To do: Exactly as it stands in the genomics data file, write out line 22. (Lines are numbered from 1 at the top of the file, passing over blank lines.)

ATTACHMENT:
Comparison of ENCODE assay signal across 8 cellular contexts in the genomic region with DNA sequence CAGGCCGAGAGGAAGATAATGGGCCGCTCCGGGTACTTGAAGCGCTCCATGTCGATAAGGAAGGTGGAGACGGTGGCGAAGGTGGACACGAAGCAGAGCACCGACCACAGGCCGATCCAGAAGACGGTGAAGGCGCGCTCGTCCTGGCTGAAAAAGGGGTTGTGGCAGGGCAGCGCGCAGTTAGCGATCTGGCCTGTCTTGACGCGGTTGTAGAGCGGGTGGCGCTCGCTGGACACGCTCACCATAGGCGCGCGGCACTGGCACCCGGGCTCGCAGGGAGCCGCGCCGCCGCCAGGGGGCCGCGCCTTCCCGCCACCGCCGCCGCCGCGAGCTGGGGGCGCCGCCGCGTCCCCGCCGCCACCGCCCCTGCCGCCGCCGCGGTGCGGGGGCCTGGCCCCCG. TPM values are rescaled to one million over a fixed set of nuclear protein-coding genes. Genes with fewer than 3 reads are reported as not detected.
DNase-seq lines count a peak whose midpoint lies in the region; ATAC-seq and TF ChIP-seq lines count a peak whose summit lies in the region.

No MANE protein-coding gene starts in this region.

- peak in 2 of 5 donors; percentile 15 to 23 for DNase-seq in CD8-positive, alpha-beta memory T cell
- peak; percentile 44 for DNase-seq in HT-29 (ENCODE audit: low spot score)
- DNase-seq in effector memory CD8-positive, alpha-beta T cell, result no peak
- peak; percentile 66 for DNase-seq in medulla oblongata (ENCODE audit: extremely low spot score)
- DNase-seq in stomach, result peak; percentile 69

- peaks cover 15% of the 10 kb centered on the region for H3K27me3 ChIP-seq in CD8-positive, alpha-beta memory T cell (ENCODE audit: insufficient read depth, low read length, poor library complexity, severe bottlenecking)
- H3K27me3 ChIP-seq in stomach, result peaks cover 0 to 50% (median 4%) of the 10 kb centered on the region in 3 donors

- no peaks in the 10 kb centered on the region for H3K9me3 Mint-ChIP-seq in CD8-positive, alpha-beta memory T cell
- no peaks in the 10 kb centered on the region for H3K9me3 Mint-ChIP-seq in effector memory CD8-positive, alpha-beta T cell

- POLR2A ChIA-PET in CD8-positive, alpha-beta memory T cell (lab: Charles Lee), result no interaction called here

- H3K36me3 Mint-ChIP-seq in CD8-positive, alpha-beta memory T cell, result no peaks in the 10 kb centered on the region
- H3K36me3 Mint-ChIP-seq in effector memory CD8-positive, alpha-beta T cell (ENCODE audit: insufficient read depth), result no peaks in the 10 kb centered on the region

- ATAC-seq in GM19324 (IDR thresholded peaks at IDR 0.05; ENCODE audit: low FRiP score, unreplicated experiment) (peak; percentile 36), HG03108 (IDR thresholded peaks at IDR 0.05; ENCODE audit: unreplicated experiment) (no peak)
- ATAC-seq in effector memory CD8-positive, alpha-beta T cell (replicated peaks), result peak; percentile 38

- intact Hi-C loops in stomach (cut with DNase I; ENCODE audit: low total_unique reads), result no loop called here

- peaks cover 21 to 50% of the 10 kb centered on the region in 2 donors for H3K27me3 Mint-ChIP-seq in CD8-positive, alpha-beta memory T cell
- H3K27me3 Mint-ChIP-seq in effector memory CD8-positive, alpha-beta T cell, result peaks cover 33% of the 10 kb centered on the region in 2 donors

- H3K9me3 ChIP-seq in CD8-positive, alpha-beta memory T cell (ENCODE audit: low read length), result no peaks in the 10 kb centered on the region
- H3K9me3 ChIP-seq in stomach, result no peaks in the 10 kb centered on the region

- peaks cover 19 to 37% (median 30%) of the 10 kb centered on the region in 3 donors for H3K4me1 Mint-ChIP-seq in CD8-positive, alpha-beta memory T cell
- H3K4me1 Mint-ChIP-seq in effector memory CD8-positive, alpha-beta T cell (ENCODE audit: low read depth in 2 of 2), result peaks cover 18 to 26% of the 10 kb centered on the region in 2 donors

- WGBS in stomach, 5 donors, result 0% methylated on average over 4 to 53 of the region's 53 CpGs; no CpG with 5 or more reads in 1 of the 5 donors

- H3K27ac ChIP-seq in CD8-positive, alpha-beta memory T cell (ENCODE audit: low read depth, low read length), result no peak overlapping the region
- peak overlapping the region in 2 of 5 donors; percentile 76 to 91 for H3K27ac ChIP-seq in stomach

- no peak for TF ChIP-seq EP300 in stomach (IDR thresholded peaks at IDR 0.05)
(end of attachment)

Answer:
- H3K9me3 ChIP-seq in stomach, result no peaks in the 10 kb centered on the region